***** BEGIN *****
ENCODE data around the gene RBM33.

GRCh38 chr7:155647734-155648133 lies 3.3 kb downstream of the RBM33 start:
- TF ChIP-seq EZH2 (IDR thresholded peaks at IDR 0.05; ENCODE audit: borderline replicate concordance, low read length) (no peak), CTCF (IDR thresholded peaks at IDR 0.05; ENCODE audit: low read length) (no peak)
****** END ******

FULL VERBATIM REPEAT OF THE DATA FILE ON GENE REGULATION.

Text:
ENCODE data around the gene RBM33.

GRCh38 chr7:155647734-155648133 lies 3.3 kb downstream of the RBM33 start:
- TF ChIP-seq EZH2 (IDR thresholded peaks at IDR 0.05; ENCODE audit: borderline replicate concordance, low read length) (no peak), CTCF (IDR thresholded peaks at IDR 0.05; ENCODE audit: low read length) (no peak)